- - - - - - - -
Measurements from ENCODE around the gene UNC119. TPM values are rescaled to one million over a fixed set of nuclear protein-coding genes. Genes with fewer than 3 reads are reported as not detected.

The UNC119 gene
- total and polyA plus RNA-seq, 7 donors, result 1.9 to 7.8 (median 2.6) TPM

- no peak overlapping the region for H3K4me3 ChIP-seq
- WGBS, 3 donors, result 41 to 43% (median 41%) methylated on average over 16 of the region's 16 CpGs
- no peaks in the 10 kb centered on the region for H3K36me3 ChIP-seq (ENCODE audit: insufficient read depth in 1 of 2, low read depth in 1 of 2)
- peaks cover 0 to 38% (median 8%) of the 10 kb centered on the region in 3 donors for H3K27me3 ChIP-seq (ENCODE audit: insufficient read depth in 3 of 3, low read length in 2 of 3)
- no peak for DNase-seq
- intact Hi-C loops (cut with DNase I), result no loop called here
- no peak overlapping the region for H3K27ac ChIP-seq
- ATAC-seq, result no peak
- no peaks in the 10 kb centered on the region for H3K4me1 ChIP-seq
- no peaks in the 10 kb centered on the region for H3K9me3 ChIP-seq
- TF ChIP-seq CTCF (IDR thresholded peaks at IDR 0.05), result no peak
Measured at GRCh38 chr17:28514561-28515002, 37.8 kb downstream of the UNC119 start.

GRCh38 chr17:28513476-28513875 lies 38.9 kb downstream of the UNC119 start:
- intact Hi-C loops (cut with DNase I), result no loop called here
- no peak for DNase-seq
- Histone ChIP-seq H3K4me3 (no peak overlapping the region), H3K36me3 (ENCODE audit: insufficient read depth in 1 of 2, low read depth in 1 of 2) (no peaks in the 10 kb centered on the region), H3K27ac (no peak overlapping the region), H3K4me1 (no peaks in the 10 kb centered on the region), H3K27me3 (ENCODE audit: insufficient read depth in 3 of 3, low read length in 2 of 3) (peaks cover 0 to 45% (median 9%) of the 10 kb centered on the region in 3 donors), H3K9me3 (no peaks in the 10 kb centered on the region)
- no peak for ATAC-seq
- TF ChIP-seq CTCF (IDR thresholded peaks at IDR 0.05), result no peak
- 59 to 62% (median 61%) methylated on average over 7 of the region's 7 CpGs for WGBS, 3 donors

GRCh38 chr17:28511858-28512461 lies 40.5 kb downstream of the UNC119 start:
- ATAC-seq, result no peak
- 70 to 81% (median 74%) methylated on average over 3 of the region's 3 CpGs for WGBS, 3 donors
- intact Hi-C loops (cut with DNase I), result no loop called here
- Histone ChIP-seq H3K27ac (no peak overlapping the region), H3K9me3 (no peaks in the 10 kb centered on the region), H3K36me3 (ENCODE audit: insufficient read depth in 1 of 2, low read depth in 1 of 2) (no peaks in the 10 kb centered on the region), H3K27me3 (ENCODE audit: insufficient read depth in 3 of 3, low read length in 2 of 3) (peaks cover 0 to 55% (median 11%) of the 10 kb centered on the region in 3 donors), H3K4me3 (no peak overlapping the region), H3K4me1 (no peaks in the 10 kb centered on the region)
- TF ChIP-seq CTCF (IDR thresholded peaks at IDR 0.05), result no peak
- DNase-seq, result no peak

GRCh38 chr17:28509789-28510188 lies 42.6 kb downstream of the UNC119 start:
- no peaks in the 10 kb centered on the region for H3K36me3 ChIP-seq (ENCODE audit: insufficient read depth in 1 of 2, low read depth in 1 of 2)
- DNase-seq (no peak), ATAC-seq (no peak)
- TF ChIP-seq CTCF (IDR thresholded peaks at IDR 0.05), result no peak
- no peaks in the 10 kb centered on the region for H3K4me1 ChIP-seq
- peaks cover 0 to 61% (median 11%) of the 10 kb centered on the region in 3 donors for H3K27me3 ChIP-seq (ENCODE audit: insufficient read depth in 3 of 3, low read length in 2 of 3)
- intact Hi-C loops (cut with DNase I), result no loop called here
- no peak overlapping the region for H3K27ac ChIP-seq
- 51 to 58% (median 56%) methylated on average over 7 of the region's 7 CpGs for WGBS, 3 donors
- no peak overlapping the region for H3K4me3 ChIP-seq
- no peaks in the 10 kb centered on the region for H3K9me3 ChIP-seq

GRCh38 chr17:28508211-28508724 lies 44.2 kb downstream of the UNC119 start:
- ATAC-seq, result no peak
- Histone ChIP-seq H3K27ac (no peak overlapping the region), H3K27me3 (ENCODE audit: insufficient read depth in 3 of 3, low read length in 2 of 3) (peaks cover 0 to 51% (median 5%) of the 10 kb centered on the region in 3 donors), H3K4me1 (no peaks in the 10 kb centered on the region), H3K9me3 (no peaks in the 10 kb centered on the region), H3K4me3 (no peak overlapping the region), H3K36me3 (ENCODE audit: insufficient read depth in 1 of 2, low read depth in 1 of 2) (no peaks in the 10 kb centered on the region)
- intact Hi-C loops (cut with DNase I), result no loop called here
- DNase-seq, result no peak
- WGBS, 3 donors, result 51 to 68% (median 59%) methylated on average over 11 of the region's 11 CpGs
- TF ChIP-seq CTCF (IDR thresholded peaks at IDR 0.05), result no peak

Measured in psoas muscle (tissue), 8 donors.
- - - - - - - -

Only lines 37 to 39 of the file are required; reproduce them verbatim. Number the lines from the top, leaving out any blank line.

- no peak overlapping the region for H3K27ac ChIP-seq
- 51 to 58% (median 56%) methylated on average over 7 of the region's 7 CpGs for WGBS, 3 donors
- no peak overlapping the region for H3K4me3 ChIP-seq